(Adds analyst comment, economic data, updates price action)
* TSX down 51.25 points, or 0.36 percent, at 14,226.63
* Seven of the TSX’s 10 main groups fall
By Alastair Sharp
TORONTO, Aug 17 (Reuters) - Canada’s main stock index was in retreat on Monday, with heavyweight energy and banking stocks among the worst performers as oil prices fell and data from Japan and New York disappointed.
Gold miners were among the biggest gainers, as investors took more defensive positions amid economic uncertainty.
“We are getting some defensive capital flows again and some of that is going back into gold, with people getting worried about economies in China and Japan and even in Europe,” said Colin Cieszynski, a senior market analyst at CMC Markets Canada.
Japan’s economy shrank in the second quarter as exports fell and consumers cut back on spending, data showed.
Manufacturing activity in New York state plunged in August to its weakest since 2009.
The Toronto Stock Exchange’s S&P/TSX composite index was down 51.25 points, or 0.36 percent, at 14,226.63 by 11:01 a.m. (1501 GMT).
“It’s interesting because after materials, the next three sectors in terms of performance today on the TSX are healthcare,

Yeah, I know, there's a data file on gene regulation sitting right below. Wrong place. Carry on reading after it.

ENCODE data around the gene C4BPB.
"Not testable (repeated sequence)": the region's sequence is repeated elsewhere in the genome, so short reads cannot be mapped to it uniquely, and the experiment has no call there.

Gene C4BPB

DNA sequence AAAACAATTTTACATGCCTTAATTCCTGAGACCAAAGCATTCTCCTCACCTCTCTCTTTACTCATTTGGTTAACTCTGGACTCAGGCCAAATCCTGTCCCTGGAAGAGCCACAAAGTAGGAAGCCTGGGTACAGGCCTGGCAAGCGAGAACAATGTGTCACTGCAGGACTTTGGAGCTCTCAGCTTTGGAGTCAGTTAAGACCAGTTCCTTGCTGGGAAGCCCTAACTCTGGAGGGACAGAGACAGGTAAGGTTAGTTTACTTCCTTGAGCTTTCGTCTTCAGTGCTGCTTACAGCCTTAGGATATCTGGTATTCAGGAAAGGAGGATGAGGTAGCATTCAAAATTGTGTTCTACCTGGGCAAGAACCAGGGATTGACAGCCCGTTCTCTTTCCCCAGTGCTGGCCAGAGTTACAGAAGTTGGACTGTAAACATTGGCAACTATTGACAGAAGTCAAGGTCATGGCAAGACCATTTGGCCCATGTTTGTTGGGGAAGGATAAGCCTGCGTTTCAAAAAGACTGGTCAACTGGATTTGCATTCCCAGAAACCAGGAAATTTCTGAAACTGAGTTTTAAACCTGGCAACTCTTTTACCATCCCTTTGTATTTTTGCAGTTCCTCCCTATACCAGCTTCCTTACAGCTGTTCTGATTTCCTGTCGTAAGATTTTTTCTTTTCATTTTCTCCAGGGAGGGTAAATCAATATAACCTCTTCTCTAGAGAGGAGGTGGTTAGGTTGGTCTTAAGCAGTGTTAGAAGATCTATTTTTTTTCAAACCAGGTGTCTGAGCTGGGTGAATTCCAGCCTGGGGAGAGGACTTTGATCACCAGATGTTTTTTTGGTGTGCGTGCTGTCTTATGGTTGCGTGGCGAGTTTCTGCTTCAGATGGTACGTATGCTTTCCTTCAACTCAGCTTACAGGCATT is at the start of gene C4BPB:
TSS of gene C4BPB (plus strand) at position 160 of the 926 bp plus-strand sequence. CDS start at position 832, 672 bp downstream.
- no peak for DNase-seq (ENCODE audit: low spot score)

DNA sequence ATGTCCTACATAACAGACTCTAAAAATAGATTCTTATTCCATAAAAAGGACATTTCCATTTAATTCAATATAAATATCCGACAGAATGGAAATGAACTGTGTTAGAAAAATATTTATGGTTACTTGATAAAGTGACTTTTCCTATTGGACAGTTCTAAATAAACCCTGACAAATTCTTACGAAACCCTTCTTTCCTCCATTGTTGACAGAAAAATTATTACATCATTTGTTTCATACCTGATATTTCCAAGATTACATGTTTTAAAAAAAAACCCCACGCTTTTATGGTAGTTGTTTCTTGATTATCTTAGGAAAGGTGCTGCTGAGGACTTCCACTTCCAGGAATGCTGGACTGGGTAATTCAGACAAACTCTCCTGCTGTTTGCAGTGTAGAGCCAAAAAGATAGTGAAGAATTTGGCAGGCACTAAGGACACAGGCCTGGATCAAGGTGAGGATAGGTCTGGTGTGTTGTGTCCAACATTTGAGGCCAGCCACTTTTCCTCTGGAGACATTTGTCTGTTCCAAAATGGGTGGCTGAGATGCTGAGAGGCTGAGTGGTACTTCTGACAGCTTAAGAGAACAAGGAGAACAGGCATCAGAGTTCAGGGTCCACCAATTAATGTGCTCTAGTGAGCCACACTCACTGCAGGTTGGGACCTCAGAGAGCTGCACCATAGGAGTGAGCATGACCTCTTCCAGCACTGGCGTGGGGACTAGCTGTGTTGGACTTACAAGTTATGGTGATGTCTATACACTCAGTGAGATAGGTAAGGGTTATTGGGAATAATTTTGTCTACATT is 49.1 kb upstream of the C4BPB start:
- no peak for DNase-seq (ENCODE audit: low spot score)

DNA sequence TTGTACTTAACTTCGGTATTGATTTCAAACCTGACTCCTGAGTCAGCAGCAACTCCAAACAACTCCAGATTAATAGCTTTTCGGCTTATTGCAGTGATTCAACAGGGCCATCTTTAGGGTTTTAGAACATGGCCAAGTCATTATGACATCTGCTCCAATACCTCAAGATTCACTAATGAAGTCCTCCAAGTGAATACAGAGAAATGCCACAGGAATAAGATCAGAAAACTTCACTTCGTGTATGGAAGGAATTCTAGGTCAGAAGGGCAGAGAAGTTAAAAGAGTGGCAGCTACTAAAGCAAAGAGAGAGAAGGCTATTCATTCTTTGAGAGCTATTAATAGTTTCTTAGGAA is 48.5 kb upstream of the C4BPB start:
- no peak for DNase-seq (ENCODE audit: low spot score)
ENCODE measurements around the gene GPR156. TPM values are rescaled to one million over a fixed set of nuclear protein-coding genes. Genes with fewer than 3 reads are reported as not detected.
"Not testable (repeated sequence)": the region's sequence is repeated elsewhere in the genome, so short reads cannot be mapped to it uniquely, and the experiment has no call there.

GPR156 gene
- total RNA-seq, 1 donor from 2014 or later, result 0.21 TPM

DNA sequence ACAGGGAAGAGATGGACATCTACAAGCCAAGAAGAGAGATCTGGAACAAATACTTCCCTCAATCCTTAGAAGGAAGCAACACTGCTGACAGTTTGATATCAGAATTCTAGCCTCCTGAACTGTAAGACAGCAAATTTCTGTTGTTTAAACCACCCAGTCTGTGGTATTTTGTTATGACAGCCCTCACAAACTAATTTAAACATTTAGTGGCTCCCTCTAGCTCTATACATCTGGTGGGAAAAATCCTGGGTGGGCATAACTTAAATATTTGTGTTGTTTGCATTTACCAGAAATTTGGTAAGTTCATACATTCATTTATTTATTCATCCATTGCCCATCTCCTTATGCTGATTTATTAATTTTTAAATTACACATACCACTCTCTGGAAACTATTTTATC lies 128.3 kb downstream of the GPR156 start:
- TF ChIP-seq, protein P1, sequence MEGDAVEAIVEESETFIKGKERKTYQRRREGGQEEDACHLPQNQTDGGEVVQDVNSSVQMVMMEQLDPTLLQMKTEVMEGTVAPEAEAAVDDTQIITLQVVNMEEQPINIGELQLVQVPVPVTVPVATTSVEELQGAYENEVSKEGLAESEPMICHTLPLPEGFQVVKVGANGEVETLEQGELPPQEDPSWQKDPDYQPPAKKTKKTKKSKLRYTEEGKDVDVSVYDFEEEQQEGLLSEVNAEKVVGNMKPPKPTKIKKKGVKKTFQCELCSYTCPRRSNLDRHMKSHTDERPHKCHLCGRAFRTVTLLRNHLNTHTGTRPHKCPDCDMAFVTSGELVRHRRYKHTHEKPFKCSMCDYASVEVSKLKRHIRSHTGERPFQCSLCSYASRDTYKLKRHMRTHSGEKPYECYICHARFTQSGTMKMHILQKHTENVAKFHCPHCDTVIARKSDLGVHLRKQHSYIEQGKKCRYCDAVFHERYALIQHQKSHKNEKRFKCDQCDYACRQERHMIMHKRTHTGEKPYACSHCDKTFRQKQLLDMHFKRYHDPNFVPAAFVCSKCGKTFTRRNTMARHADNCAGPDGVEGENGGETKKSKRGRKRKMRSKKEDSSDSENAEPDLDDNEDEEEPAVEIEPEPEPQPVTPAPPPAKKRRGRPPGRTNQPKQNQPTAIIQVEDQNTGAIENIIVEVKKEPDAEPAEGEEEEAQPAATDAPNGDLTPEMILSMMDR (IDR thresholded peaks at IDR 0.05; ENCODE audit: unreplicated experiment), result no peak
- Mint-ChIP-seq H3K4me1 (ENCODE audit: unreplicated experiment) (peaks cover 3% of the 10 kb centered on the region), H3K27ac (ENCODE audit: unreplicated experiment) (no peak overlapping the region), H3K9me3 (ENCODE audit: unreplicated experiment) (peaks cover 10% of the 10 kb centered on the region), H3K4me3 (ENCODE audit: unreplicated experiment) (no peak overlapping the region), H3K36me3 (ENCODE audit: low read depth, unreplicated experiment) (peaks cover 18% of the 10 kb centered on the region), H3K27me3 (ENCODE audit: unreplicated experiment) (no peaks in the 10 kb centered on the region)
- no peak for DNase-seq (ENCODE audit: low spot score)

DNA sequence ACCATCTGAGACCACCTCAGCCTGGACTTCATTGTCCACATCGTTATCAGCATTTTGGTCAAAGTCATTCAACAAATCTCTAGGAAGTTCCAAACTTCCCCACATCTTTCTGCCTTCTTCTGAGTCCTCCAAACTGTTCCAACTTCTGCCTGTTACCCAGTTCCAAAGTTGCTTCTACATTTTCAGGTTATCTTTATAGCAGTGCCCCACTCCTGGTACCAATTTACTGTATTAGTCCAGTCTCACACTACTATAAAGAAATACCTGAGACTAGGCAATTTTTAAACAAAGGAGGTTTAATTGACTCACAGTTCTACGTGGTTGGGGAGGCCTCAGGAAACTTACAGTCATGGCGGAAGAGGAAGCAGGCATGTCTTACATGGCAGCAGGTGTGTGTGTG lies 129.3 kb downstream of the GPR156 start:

telecom and utilities, which are the defensive sectors,” Cieszynski said.
The most influential movers on the index were Royal Bank of Canada, which fell 1.2 percent to C$75.05, and Toronto-Dominion Bank, which declined 0.9 percent to C$51.43. Bank of Nova Scotia lost 1 percent to C$60.85, and the overall financials group retreated 1.0 percent.
The energy sector fell 1.4 percent, as U.S. crude prices slipped 0.6 percent to $42.26 a barrel, while Brent crude added 0.2 percent to $49.29.
Gold futures rose 0.5 percent to $1,118.3 an ounce.
Gold miners were among the strongest gainers, with Goldcorp Inc up 2.5 percent to C$19.14 and Barrick Gold Corp advanced 1.9 percent to C$10.26.
Declining issues outnumbered advancers by 170 to 72, for a 2.36-to-1 ratio on the downside. The index posted two new 52-week highs and 18 new lows. (Reporting by Alastair Sharp; Editing by James Dalgleish)